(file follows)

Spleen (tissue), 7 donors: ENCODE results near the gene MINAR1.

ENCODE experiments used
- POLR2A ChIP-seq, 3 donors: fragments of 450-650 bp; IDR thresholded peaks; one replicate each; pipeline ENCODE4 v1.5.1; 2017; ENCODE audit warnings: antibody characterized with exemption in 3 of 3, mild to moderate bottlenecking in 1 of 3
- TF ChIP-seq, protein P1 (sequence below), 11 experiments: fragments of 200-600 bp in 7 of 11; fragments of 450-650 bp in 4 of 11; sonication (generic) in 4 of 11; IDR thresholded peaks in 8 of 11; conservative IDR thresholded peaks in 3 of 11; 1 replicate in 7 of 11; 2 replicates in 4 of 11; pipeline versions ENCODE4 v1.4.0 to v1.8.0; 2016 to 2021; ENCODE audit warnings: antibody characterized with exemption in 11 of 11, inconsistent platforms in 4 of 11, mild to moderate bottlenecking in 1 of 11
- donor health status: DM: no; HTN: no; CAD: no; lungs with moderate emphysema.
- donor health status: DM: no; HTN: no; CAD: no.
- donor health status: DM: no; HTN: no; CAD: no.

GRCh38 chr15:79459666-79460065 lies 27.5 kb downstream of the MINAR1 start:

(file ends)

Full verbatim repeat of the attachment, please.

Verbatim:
Spleen (tissue), 7 donors: ENCODE results near the gene MINAR1.

ENCODE experiments used
- POLR2A ChIP-seq, 3 donors: fragments of 450-650 bp; IDR thresholded peaks; one replicate each; pipeline ENCODE4 v1.5.1; 2017; ENCODE audit warnings: antibody characterized with exemption in 3 of 3, mild to moderate bottlenecking in 1 of 3
- TF ChIP-seq, protein P1 (sequence below), 11 experiments: fragments of 200-600 bp in 7 of 11; fragments of 450-650 bp in 4 of 11; sonication (generic) in 4 of 11; IDR thresholded peaks in 8 of 11; conservative IDR thresholded peaks in 3 of 11; 1 replicate in 7 of 11; 2 replicates in 4 of 11; pipeline versions ENCODE4 v1.4.0 to v1.8.0; 2016 to 2021; ENCODE audit warnings: antibody characterized with exemption in 11 of 11, inconsistent platforms in 4 of 11, mild to moderate bottlenecking in 1 of 11
- donor health status: DM: no; HTN: no; CAD: no; lungs with moderate emphysema.
- donor health status: DM: no; HTN: no; CAD: no.
- donor health status: DM: no; HTN: no; CAD: no.

GRCh38 chr15:79459666-79460065 lies 27.5 kb downstream of the MINAR1 start: